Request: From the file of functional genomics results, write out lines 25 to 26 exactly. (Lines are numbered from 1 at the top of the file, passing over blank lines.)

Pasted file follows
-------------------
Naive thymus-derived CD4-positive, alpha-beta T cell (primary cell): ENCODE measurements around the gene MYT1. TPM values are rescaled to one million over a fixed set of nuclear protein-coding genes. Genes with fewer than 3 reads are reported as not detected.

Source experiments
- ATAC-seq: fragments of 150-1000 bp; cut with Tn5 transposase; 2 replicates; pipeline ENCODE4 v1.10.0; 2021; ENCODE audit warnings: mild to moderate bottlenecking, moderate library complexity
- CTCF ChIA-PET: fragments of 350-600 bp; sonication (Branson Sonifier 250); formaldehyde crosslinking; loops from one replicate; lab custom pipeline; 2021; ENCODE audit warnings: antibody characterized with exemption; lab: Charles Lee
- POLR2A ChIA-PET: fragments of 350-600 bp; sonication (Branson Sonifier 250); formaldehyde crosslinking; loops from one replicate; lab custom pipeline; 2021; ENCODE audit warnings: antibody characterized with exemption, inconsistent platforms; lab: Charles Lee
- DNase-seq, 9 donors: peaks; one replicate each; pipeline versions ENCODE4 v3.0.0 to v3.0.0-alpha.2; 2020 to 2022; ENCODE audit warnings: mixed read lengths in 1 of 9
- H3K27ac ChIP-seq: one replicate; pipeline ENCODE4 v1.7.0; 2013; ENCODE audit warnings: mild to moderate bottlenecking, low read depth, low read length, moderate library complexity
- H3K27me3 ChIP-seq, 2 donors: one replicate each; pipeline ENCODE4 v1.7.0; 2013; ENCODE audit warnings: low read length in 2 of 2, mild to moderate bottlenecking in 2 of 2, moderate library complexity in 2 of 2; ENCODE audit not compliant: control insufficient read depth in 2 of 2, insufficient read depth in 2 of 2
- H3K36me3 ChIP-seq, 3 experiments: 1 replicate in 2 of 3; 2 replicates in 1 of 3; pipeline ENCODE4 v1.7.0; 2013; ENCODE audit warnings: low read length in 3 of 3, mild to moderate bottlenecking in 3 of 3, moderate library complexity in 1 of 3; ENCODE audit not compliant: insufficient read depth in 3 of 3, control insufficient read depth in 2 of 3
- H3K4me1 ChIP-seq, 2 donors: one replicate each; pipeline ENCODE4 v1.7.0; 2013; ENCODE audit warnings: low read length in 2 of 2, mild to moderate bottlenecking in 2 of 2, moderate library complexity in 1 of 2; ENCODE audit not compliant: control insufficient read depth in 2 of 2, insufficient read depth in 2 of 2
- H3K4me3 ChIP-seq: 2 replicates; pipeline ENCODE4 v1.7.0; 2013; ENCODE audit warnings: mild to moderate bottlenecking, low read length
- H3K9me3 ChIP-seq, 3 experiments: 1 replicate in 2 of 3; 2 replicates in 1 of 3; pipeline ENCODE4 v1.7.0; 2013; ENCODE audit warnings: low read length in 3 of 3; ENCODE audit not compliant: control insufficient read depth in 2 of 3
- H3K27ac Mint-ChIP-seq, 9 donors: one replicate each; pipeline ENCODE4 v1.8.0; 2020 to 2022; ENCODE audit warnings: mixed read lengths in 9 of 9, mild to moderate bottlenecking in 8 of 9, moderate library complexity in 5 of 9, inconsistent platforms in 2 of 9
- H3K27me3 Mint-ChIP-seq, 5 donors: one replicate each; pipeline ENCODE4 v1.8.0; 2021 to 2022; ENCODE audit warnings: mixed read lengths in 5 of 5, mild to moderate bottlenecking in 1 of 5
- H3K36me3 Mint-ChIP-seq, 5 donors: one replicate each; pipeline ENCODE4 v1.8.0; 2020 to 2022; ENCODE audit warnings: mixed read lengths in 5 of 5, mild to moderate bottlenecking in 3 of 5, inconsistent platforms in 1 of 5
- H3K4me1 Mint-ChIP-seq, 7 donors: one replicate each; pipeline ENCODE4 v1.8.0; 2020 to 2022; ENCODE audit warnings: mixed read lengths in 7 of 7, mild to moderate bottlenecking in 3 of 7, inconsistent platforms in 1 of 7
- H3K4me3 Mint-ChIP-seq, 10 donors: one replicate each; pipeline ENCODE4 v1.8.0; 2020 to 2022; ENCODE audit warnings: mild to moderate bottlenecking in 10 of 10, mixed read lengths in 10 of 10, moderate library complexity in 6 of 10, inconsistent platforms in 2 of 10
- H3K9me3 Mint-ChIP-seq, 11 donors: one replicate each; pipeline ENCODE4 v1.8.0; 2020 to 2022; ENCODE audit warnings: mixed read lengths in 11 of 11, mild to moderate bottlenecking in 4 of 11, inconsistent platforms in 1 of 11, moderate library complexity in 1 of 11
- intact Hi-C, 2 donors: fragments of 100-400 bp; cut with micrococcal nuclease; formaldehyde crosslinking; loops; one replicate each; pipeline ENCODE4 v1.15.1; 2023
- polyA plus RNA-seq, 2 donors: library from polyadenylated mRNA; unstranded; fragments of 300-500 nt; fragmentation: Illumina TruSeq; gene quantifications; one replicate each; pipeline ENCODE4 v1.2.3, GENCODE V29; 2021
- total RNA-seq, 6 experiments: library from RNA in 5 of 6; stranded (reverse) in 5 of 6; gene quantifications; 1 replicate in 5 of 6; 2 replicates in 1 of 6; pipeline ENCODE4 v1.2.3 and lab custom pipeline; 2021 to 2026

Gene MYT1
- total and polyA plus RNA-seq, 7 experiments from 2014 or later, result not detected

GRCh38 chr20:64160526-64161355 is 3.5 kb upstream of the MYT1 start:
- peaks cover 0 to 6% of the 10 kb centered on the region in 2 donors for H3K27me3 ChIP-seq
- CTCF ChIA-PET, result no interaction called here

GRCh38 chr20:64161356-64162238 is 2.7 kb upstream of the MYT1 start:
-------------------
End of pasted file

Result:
- peaks cover 0 to 6% of the 10 kb centered on the region in 2 donors for H3K27me3 ChIP-seq
- CTCF ChIA-PET, result no interaction called here